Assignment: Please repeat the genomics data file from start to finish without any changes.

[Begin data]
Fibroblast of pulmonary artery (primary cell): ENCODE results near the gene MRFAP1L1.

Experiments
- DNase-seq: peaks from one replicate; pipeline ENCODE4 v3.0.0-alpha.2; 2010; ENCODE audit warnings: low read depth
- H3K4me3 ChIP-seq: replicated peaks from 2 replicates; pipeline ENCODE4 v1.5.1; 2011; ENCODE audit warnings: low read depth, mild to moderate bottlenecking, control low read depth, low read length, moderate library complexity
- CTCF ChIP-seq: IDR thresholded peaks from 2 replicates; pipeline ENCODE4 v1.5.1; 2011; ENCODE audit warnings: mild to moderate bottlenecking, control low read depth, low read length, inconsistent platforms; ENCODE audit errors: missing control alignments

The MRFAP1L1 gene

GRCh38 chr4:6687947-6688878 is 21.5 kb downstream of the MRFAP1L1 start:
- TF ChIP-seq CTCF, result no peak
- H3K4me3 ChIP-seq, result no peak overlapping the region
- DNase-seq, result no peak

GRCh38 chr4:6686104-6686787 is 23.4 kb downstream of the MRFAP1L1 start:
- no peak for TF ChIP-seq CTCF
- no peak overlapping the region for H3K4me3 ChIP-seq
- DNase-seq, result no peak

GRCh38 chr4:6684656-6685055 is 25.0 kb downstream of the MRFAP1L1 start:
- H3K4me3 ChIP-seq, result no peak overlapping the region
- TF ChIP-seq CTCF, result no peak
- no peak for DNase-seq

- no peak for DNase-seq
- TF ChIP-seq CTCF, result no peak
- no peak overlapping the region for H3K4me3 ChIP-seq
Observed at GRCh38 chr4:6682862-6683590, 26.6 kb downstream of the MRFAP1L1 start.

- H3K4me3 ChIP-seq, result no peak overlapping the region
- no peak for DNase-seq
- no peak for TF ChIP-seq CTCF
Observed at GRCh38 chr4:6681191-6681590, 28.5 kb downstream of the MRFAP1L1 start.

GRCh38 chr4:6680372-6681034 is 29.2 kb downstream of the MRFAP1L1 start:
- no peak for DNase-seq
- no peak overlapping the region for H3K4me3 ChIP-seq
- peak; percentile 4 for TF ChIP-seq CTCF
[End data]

Fibroblast of pulmonary artery (primary cell): ENCODE results near the gene MRFAP1L1.

Experiments
- DNase-seq: peaks from one replicate; pipeline ENCODE4 v3.0.0-alpha.2; 2010; ENCODE audit warnings: low read depth
- H3K4me3 ChIP-seq: replicated peaks from 2 replicates; pipeline ENCODE4 v1.5.1; 2011; ENCODE audit warnings: low read depth, mild to moderate bottlenecking, control low read depth, low read length, moderate library complexity
- CTCF ChIP-seq: IDR thresholded peaks from 2 replicates; pipeline ENCODE4 v1.5.1; 2011; ENCODE audit warnings: mild to moderate bottlenecking, control low read depth, low read length, inconsistent platforms; ENCODE audit errors: missing control alignments

The MRFAP1L1 gene

GRCh38 chr4:6687947-6688878 is 21.5 kb downstream of the MRFAP1L1 start:
- TF ChIP-seq CTCF, result no peak
- H3K4me3 ChIP-seq, result no peak overlapping the region
- DNase-seq, result no peak

GRCh38 chr4:6686104-6686787 is 23.4 kb downstream of the MRFAP1L1 start:
- no peak for TF ChIP-seq CTCF
- no peak overlapping the region for H3K4me3 ChIP-seq
- DNase-seq, result no peak

GRCh38 chr4:6684656-6685055 is 25.0 kb downstream of the MRFAP1L1 start:
- H3K4me3 ChIP-seq, result no peak overlapping the region
- TF ChIP-seq CTCF, result no peak
- no peak for DNase-seq

- no peak for DNase-seq
- TF ChIP-seq CTCF, result no peak
- no peak overlapping the region for H3K4me3 ChIP-seq
Observed at GRCh38 chr4:6682862-6683590, 26.6 kb downstream of the MRFAP1L1 start.

- H3K4me3 ChIP-seq, result no peak overlapping the region
- no peak for DNase-seq
- no peak for TF ChIP-seq CTCF
Observed at GRCh38 chr4:6681191-6681590, 28.5 kb downstream of the MRFAP1L1 start.

GRCh38 chr4:6680372-6681034 is 29.2 kb downstream of the MRFAP1L1 start:
- no peak for DNase-seq
- no peak overlapping the region for H3K4me3 ChIP-seq
- peak; percentile 4 for TF ChIP-seq CTCF